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How Much Do Rhodesian Ridgebacks Shed? (Shedding & Coat Care)

Kit Copson

By Kit Copson

Rhodesian ridgeback dog in a field

There’s a lot (quite literally) to love about the noble but friendly Rhodesian Ridgeback, though they are a very big commitment in terms of training, socialization, and general care. One of the many perks of parenting a Rhodesian Ridgeback, however, is that they don’t shed a whole lot, so don’t worry if you’re short on grooming tools—coat care is a pretty basic affair.

Read on to find out more about caring for a Rhodesian Ridgeback coat.

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Rhodesian Ridgeback Coat Care

The Rhodesian Ridgeback has a short, smooth coat that sheds only moderately throughout the year. To keep the coat in good condition, you can brush it weekly with a bristle brush to get any dead hairs out and distribute the natural oils produced by the skin through it. This helps maintain that lovely glossy sheen that Rhodesian Ridgebacks are famous for.

You should only bathe a healthy Rhodesian Ridgeback now and then and whenever necessary, for example, if they get dirty. Overbathing can dry out the skin and cause itchiness and soreness. On the other hand, if your Rhodesia Ridgeback has a skin condition, your vet may prescribe more frequent bathing with a special kind of shampoo.

Rhodesian Ridgeback dog running on grass
Image Credit: Aneta Jungerova, Shutterstock

Nutrition and Your Dog’s Coat

It’s important to remember that brushing can only do so much when it comes to keeping the skin and coat in good condition. Feeding a high-quality diet is crucial, as this is how dogs get the protein, essential fatty acids, vitamins, and minerals they need to maintain healthy skin and a shiny coat.

Low-quality dog food and general malnutrition can result in nutritional deficiencies that affect the dog’s skin,1 coat, and overall health. Signs include hair loss, patchiness, scaliness, cracked skin, dryness, hair color changes, sores, and dullness of the coat. If you’re not sure which formula would be best for your Rhodesian Ridgeback, ask your vet for recommendations.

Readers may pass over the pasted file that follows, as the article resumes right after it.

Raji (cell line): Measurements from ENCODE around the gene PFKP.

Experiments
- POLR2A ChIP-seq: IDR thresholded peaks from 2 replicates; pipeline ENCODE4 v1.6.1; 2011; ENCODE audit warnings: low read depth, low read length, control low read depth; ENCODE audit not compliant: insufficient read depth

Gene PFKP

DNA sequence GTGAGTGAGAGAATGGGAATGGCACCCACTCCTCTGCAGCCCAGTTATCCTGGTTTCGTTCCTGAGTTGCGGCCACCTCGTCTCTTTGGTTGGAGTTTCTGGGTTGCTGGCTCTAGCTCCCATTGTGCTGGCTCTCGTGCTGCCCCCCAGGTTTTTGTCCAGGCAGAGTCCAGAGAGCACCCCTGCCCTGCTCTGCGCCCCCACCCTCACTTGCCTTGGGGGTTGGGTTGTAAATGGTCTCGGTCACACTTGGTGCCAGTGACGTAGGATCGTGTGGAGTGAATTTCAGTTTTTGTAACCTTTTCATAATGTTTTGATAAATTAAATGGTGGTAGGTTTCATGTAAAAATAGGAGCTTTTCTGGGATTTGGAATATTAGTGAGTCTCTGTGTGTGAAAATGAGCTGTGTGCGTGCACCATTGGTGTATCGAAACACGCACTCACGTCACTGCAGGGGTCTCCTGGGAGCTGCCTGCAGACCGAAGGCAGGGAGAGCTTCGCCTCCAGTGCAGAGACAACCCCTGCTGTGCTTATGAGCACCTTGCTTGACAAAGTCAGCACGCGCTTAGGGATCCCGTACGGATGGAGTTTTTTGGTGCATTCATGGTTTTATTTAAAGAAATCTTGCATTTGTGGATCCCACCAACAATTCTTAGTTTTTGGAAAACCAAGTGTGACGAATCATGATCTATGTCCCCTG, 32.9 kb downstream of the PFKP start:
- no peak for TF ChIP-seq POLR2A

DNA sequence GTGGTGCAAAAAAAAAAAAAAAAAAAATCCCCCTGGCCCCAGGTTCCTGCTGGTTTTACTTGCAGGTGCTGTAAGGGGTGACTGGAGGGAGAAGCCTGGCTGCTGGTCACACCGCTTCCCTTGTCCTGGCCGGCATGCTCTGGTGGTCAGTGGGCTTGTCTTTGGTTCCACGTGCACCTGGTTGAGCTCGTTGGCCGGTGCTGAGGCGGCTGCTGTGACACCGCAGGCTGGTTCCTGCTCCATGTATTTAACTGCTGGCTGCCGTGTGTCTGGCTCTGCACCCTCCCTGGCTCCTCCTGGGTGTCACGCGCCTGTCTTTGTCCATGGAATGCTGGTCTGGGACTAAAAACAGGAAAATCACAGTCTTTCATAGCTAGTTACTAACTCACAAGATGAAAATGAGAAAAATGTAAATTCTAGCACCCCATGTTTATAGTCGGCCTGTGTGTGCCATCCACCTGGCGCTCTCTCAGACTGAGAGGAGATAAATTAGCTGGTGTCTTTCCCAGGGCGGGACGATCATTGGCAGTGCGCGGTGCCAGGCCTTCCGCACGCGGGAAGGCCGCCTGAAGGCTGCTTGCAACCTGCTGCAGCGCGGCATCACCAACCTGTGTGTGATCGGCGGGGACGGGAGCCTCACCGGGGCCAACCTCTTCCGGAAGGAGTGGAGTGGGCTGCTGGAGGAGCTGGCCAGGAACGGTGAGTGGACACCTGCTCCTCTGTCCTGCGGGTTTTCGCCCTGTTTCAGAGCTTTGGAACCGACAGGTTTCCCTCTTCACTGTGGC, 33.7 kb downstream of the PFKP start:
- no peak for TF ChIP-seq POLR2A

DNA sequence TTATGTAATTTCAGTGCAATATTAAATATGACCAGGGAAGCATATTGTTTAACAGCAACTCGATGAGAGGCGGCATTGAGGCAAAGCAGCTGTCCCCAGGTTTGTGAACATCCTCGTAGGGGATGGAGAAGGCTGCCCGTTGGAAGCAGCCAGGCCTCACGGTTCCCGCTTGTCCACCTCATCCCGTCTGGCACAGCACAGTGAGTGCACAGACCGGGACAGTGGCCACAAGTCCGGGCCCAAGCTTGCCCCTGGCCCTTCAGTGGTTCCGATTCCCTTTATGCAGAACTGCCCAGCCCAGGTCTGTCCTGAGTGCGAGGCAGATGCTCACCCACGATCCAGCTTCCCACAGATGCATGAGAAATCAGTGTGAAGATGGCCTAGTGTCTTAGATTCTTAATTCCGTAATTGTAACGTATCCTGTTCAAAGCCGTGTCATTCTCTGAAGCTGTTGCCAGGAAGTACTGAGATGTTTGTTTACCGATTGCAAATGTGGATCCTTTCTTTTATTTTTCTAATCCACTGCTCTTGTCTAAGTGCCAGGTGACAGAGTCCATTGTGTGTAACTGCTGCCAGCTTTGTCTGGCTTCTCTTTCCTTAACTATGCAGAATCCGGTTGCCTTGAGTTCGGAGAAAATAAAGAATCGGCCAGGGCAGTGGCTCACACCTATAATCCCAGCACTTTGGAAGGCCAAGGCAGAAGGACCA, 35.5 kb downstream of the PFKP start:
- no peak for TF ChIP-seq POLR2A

Are Rhodesian Ridgebacks Hypoallergenic?

The term “hypoallergenic” does not mean a dog won’t cause allergies, it simply means that the dog doesn’t shed as much as some other breeds, so isn’t as likely to trigger an allergic reaction. The risk of a reaction is not, however, entirely eliminated because all dogs shed.

As moderate shedders, Rhodesian Ridgebacks aren’t considered to be “hypoallergenic”. So, if you suffer from allergies and would like a low-shedding dog, breeds to consider include the Poodle, Portuguese Water Dog, Spanish Water Dog, Schnauzer, Bichon Frise, and Maltese.

Smiling girl and three happy cheerful Rhodesian Ridgeback dog
Image Credit: olgagorovenko, Shutterstock

Excessive Shedding in Rhodesian Ridgebacks

If your Rhodesian Ridgeback is shedding more than it usually would, first consider the time of year. Is it spring or fall? If so, it’s normal for dogs to shed more during these seasons, so if your Rhodesian Ridgeback’s skin and coat look otherwise healthy, extra hair fall could just be the result of seasonal shedding.

However, if your Rhodesian Ridgeback is shedding excessively and/or is showing other signs that something isn’t right, like dry, flaky, itchy, or sore skin or a poor coat condition, there may be an underlying medical or environmental cause. These include:

  • Parasites
  • A low-quality diet
  • Incorrect bathing rituals (using human shampoo, not rinsing thoroughly, etc.)
  • Stress
  • Allergies
  • Skin infections
  • Tumors
  • Hormonal imbalances
  • Autoimmune disorders

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Final Thoughts

It’s normal for Rhodesian Ridgebacks to shed a bit throughout the year—more during shedding seasons—but, if yours is shedding more than usual or is experiencing skin issues, please arrange a checkup with your vet.

You can contribute to a healthy skin and coat condition by ensuring your Rhodesian Ridgeback eats a high-quality, balanced diet, isn’t exposed to high-stress situations, and is thoroughly brushed at least once weekly.


Featured Image Credit: Nina Quka, Pexels

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